Logical operations on cfx-9x50s

The cfx-9x50 calcs handle boolean logic slightly differently to the previous calcs.

For example, the statement

```  I = 3 => Goto 5
```
would be handled as follows:

```     Pre-cfx-9x50s               cfx-9x50s

I = 3 => Goto 5             I = 3 => Goto 5
(I) = (3) => (Goto 5)       (I = 3) => (Goto 5)
(Goto 5)                    (1) => (Goto 5)
(Goto 5)
```

The difference is that on older calcs the relative comparison operators (=, <, >, <=, >=, <>) were considered to be syntactic breakpoints, part of the conditional statement format. To test whether or not to carry out the Goto 5 they simply tested whether I = 3.

On cfx-9x50s though, every expression which includes a relative comparison operator is assigned a value of either 0 or 1 when it is evaluated (0 = FALSE, 1 = TRUE). A condition is then carried out as long as the entire expression which precedes the => is non-zero. So on a cfx-9x50, this is legal code:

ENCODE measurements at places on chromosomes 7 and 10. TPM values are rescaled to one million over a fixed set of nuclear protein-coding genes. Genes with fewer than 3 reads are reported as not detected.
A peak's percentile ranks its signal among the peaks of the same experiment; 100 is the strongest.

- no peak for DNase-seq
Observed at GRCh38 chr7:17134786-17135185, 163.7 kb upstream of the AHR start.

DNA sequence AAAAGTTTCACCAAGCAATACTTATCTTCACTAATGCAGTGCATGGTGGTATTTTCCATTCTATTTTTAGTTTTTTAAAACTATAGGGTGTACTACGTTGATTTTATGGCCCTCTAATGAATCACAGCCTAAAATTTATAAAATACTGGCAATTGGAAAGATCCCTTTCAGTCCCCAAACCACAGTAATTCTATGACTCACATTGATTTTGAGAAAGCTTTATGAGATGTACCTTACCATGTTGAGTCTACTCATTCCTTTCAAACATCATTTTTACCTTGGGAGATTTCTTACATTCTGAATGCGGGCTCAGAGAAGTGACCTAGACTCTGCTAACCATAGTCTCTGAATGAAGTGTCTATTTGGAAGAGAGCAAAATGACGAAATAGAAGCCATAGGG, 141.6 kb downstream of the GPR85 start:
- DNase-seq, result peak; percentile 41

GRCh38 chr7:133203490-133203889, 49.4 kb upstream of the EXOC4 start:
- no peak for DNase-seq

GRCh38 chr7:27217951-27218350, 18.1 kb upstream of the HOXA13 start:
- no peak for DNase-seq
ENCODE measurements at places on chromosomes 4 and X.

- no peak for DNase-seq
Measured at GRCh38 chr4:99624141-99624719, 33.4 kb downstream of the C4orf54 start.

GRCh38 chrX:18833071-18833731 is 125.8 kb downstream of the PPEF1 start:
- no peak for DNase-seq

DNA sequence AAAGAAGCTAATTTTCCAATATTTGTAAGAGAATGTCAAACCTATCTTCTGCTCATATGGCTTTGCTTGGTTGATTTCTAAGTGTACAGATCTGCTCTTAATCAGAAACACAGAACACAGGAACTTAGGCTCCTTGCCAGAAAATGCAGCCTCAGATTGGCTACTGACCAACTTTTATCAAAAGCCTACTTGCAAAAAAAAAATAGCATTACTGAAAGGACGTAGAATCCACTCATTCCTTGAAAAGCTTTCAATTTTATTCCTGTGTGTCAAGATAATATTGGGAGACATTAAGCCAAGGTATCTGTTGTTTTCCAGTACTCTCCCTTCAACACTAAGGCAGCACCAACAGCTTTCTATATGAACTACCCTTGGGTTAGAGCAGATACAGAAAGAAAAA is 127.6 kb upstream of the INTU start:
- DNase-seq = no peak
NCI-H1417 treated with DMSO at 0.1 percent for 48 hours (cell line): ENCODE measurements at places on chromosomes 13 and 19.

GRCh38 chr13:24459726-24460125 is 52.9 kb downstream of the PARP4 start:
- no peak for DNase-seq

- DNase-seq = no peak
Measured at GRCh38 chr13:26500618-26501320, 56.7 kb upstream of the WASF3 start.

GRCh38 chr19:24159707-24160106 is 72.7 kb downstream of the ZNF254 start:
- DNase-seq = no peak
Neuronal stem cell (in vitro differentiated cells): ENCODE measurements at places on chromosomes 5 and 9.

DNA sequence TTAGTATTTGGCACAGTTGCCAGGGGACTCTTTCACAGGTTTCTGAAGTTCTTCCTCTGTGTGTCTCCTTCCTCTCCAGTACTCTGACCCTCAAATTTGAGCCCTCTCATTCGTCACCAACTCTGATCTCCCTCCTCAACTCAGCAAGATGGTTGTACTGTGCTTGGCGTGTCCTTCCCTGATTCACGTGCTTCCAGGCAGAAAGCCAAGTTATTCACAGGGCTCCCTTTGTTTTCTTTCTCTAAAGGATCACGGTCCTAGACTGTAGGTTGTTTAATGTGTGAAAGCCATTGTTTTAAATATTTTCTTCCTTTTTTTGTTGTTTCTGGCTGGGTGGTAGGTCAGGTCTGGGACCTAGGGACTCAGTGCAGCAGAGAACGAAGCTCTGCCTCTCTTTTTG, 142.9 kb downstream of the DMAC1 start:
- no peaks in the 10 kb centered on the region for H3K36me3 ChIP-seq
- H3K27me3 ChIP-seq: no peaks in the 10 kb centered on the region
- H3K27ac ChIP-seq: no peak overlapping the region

```  123.456 => "WIBBLE"
```

Uses of boolean expressions

With these extended boolean expressions it becomes possible to use some clever tricks to shorten your code.

For example, this code

```  X = 3 => 20 -> Y
X <> 3 => 50 -> Y
```
can be converted to

```  50 - 30(X=3) -> Y
```

You can also put a number of boolean expressions together. For example, instead of using

```  If ((X > 30) And (Y < 20))
Then Y + 27 -> Y
IfEnd
```

you can use

```  Y + 27(X > 30)(Y < 20) -> Y
```

You can shorten expressions by using the logical similarities between " And " and " Or " and multiplication and addition.

```  ((X = 1) And (X-3 > B)) Or (Y=2) => Goto 5
```  (X = 1)(X-3 > B) + (Y = 2) => Goto 5